I think Anders was a little disappointed when he realised that I’d used up the sum total of my Swedish vocabulary in the first five minutes of the journey. But then I found out he’d been to Costa Rica. “Slow down,” he pleaded as I bombarded him with questions. “I don’t understand.” He’d been to Arenal, the volcano that I could see from my bedroom window in San Carlos. I couldn’t believe it. In five years, he was only the third person I’d met who had been to Costa Rica, and the first who had been to Arenal.
We drove as far as Taihape, and stopped there to get some kai and check out the gumboot.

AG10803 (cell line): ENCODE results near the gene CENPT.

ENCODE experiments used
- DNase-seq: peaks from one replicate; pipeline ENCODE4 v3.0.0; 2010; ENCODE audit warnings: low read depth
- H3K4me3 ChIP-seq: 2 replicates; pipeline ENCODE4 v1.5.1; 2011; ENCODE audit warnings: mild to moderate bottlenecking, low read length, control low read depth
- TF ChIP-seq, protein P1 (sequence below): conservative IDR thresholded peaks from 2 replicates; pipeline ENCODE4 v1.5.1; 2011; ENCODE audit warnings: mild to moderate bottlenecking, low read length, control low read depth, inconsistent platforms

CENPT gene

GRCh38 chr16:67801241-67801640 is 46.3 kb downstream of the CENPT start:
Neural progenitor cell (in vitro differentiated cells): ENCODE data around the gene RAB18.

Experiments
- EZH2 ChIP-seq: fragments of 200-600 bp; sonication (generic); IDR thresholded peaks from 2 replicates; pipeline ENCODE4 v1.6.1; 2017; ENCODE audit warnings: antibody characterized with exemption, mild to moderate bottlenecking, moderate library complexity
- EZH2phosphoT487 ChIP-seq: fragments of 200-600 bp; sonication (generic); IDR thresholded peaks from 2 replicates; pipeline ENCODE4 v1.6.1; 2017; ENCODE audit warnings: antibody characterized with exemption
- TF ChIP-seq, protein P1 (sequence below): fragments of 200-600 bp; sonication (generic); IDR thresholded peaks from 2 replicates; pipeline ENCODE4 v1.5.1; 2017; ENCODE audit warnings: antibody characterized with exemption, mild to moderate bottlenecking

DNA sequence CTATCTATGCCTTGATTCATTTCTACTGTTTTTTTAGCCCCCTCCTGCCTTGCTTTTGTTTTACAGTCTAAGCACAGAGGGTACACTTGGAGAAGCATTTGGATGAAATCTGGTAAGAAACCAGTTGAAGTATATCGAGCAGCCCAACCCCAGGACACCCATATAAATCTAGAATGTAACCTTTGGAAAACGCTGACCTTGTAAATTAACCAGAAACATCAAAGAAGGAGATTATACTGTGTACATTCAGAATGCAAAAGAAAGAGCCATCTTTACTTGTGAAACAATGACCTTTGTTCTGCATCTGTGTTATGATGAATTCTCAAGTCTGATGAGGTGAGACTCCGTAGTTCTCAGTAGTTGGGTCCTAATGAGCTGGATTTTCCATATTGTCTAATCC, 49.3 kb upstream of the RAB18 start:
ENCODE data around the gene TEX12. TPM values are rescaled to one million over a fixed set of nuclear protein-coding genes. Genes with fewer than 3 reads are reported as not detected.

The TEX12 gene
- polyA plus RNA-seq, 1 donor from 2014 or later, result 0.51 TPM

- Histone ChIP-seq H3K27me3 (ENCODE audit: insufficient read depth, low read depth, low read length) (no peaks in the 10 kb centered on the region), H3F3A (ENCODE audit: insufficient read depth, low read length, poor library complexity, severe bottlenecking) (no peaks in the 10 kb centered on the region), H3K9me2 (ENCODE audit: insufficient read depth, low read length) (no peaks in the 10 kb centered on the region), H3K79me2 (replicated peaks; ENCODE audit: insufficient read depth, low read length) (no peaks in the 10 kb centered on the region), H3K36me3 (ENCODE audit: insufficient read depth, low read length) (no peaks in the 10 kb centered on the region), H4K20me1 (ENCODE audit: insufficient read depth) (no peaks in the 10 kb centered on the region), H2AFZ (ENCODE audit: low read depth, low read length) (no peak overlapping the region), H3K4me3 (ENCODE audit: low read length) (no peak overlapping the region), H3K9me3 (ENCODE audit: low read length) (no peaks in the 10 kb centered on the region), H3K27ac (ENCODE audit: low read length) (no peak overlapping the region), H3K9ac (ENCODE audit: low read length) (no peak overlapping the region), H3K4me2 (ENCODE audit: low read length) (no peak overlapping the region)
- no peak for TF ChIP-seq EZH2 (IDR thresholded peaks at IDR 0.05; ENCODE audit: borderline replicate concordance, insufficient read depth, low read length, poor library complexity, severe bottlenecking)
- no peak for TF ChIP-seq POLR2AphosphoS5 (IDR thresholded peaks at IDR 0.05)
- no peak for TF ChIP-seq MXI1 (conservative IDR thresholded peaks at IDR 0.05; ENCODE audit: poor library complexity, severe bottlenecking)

Anders decided to stay in Taihape and do some rafting, so I moved my gear into the car with Nadia (she was heading all the way to Wellington) and Hoturoa. He was planning to stop at Paraparaumu to go to his parents’ beach house, but when we got there he changed his mind. “I just want to get back to Wellington,” he said, and we drove straight through. But Nadia had to stop for a few minutes in Plimmerton, and the moment Hoturoa and I got out of the car and touched the sand and the salty air, we wanted to be on the beach. “We should have got out,” he said. “We could hitch back up the coast…” he dithered for a while, but decided to keep going towards Wellington. Nadia took us right up to his house, and we gathered our gear and climbed out. The sea was still calling us. We stood there silently, with the wind tearing through us, watching the shadows of clouds move over the water. Eventually I broke away and picked up my pack. I didn’t want to leave but I figured that the longer I left it, the harder it was going to be to drag myself home. But Hoturoa was still gazing at the sea. “I’m still thinking about going up the coast,” he told me.